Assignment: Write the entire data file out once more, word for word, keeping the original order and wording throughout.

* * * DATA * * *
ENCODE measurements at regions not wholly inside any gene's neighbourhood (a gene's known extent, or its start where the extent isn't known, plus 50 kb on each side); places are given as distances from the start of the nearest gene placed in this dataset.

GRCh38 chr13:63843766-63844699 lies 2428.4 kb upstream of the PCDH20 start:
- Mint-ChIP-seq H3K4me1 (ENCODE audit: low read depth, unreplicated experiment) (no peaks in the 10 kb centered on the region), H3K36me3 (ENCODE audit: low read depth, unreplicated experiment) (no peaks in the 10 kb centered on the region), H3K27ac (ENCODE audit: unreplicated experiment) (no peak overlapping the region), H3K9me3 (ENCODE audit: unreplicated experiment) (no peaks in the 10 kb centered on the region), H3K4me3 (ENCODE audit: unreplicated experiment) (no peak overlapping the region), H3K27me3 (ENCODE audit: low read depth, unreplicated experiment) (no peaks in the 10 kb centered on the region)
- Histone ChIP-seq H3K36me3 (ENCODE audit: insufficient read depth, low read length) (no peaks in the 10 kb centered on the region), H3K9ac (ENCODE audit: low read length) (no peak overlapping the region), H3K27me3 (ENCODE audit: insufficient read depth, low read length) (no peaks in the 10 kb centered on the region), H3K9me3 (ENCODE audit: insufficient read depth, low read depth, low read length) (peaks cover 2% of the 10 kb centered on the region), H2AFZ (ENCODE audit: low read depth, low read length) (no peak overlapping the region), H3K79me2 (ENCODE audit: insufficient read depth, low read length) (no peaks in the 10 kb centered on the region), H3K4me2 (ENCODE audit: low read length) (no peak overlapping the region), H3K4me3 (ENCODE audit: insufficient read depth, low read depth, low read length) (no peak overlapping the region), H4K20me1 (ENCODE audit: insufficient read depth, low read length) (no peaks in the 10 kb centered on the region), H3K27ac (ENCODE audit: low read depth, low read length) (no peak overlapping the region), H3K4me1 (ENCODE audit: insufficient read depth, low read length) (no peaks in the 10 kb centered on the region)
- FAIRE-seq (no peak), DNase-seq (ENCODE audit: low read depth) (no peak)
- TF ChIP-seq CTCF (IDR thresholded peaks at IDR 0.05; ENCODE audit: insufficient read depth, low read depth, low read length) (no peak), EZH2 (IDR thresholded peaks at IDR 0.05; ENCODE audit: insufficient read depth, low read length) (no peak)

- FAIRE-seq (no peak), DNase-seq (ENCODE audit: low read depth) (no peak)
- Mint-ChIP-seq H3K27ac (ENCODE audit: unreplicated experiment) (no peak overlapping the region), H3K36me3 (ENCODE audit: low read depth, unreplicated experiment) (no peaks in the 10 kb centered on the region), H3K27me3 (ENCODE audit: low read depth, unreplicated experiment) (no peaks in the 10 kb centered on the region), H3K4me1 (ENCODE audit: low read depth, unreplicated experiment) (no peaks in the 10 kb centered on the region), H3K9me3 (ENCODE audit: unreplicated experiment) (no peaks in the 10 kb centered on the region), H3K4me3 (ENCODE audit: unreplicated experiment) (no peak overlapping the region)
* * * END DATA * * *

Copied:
ENCODE measurements at regions not wholly inside any gene's neighbourhood (a gene's known extent, or its start where the extent isn't known, plus 50 kb on each side); places are given as distances from the start of the nearest gene placed in this dataset.

GRCh38 chr13:63843766-63844699 lies 2428.4 kb upstream of the PCDH20 start:
- Mint-ChIP-seq H3K4me1 (ENCODE audit: low read depth, unreplicated experiment) (no peaks in the 10 kb centered on the region), H3K36me3 (ENCODE audit: low read depth, unreplicated experiment) (no peaks in the 10 kb centered on the region), H3K27ac (ENCODE audit: unreplicated experiment) (no peak overlapping the region), H3K9me3 (ENCODE audit: unreplicated experiment) (no peaks in the 10 kb centered on the region), H3K4me3 (ENCODE audit: unreplicated experiment) (no peak overlapping the region), H3K27me3 (ENCODE audit: low read depth, unreplicated experiment) (no peaks in the 10 kb centered on the region)
- Histone ChIP-seq H3K36me3 (ENCODE audit: insufficient read depth, low read length) (no peaks in the 10 kb centered on the region), H3K9ac (ENCODE audit: low read length) (no peak overlapping the region), H3K27me3 (ENCODE audit: insufficient read depth, low read length) (no peaks in the 10 kb centered on the region), H3K9me3 (ENCODE audit: insufficient read depth, low read depth, low read length) (peaks cover 2% of the 10 kb centered on the region), H2AFZ (ENCODE audit: low read depth, low read length) (no peak overlapping the region), H3K79me2 (ENCODE audit: insufficient read depth, low read length) (no peaks in the 10 kb centered on the region), H3K4me2 (ENCODE audit: low read length) (no peak overlapping the region), H3K4me3 (ENCODE audit: insufficient read depth, low read depth, low read length) (no peak overlapping the region), H4K20me1 (ENCODE audit: insufficient read depth, low read length) (no peaks in the 10 kb centered on the region), H3K27ac (ENCODE audit: low read depth, low read length) (no peak overlapping the region), H3K4me1 (ENCODE audit: insufficient read depth, low read length) (no peaks in the 10 kb centered on the region)
- FAIRE-seq (no peak), DNase-seq (ENCODE audit: low read depth) (no peak)
- TF ChIP-seq CTCF (IDR thresholded peaks at IDR 0.05; ENCODE audit: insufficient read depth, low read depth, low read length) (no peak), EZH2 (IDR thresholded peaks at IDR 0.05; ENCODE audit: insufficient read depth, low read length) (no peak)

- FAIRE-seq (no peak), DNase-seq (ENCODE audit: low read depth) (no peak)
- Mint-ChIP-seq H3K27ac (ENCODE audit: unreplicated experiment) (no peak overlapping the region), H3K36me3 (ENCODE audit: low read depth, unreplicated experiment) (no peaks in the 10 kb centered on the region), H3K27me3 (ENCODE audit: low read depth, unreplicated experiment) (no peaks in the 10 kb centered on the region), H3K4me1 (ENCODE audit: low read depth, unreplicated experiment) (no peaks in the 10 kb centered on the region), H3K9me3 (ENCODE audit: unreplicated experiment) (no peaks in the 10 kb centered on the region), H3K4me3 (ENCODE audit: unreplicated experiment) (no peak overlapping the region)